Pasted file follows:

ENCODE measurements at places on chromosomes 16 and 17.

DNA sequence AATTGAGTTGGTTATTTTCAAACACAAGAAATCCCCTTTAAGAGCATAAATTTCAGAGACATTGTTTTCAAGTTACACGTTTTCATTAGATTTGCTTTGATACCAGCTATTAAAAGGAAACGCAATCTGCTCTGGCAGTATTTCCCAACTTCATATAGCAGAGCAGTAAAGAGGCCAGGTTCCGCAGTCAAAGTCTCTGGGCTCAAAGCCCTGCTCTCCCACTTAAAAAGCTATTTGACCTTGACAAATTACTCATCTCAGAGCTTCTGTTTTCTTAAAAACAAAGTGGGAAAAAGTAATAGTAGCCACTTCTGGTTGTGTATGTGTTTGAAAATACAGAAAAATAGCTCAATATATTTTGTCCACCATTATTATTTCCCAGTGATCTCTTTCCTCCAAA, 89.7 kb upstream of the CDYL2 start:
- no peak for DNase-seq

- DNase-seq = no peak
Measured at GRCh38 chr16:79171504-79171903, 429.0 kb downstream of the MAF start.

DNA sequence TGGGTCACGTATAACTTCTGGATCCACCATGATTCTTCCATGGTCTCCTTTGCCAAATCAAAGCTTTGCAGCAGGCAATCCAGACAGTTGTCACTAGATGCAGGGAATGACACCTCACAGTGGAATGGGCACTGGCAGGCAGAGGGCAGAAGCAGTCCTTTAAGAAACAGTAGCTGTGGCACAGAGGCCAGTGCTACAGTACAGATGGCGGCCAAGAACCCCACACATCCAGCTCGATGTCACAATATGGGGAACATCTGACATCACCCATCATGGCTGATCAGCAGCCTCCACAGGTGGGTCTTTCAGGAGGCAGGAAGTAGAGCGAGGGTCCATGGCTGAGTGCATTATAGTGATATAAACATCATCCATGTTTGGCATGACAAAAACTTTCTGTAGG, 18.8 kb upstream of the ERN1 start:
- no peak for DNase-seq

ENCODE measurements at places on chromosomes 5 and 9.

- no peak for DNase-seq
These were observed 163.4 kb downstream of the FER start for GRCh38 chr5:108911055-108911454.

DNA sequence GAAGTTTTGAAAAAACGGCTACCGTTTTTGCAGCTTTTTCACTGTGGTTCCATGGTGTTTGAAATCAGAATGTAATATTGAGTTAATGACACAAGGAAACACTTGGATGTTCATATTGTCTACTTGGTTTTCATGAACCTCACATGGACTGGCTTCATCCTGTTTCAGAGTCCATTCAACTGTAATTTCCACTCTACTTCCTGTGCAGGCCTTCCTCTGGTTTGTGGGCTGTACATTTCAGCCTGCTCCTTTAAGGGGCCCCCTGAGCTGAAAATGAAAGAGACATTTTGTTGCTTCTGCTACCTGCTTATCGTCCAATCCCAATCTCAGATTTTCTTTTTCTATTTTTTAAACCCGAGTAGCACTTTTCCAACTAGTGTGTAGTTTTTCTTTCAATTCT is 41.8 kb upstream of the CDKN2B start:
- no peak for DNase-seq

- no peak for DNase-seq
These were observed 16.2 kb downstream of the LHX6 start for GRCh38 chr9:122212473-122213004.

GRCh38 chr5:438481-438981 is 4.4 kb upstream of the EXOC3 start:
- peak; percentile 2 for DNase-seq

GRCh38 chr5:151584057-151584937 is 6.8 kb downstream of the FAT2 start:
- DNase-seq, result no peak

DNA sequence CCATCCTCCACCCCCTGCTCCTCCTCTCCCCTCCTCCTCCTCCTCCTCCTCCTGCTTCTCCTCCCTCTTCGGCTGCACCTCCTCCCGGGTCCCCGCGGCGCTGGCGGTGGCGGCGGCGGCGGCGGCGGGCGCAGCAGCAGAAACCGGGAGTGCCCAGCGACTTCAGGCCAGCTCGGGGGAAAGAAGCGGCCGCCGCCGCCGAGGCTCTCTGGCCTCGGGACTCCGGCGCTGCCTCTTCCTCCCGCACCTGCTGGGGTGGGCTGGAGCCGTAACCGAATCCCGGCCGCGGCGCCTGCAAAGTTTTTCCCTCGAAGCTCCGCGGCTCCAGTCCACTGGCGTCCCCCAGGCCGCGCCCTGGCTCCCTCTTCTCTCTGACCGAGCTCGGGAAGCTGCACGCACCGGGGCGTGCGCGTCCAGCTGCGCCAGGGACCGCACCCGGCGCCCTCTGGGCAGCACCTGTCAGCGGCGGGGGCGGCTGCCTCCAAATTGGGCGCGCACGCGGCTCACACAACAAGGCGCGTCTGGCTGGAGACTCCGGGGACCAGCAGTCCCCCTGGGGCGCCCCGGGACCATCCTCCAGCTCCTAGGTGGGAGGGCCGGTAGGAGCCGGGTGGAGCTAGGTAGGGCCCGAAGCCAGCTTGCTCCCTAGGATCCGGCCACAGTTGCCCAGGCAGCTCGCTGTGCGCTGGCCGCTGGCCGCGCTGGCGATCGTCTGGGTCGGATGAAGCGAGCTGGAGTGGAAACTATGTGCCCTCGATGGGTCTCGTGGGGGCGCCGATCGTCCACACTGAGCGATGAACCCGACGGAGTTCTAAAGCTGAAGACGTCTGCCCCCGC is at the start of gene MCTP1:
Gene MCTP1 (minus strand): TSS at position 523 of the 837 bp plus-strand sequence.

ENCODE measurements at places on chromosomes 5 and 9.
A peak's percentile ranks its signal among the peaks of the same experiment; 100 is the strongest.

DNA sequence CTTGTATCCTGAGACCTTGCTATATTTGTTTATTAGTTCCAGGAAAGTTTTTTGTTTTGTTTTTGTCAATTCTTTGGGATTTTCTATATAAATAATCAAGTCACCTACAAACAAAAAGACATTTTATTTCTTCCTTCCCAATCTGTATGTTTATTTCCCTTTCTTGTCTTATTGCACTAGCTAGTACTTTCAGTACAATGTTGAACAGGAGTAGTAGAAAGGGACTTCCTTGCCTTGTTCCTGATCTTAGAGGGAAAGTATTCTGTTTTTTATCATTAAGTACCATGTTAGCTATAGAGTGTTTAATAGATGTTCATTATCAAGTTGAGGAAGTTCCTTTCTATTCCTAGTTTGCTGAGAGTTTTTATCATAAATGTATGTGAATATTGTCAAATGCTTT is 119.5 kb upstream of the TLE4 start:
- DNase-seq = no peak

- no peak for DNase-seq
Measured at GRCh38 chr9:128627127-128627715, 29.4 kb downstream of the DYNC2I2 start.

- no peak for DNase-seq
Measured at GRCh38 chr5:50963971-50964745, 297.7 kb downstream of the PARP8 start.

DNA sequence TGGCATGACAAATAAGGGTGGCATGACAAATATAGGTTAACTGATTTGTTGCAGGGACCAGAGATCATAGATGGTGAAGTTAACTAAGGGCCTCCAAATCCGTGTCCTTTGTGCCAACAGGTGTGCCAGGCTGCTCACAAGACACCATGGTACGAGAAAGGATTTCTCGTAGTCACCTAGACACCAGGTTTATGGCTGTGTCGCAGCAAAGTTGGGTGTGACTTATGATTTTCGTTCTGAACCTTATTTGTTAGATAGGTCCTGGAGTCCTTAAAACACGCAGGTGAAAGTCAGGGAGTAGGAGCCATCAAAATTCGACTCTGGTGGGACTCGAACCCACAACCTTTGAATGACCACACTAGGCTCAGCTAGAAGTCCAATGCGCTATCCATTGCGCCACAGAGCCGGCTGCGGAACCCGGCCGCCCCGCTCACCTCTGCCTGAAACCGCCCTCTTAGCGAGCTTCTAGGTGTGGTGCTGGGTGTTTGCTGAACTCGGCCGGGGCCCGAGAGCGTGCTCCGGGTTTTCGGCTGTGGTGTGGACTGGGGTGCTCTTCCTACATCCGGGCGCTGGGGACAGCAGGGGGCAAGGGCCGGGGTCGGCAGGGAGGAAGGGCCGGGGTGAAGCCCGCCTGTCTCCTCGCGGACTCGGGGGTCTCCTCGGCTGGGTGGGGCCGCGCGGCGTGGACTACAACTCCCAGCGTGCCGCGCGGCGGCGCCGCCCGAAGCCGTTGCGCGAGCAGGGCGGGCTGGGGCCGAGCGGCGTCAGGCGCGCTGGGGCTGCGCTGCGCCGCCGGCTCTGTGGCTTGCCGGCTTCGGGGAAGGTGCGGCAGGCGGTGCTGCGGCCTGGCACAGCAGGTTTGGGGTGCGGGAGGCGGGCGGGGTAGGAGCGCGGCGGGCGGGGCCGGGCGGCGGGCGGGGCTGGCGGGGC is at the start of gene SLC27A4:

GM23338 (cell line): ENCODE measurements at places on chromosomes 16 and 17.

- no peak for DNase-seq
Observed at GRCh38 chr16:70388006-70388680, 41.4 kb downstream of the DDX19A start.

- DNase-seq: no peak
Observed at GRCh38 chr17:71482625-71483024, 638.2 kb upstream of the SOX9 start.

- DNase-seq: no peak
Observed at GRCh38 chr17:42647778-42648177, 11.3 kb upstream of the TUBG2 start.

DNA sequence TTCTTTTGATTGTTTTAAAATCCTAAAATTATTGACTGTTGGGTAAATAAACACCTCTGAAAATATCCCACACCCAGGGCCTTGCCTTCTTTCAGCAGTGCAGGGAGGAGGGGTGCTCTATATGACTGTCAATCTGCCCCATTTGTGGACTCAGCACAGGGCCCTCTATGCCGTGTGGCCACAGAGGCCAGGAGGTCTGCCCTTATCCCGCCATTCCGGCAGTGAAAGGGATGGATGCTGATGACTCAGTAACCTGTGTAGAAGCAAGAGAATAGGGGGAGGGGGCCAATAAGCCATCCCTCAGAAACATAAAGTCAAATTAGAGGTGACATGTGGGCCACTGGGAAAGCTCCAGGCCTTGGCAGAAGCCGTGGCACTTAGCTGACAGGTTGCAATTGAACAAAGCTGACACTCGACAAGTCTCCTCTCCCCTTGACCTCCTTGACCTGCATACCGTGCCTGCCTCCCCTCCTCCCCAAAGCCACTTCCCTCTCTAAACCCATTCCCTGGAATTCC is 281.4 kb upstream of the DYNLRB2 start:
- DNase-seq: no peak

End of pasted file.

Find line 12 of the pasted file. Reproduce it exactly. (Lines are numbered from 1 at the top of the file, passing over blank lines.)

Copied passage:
- no peak for DNase-seq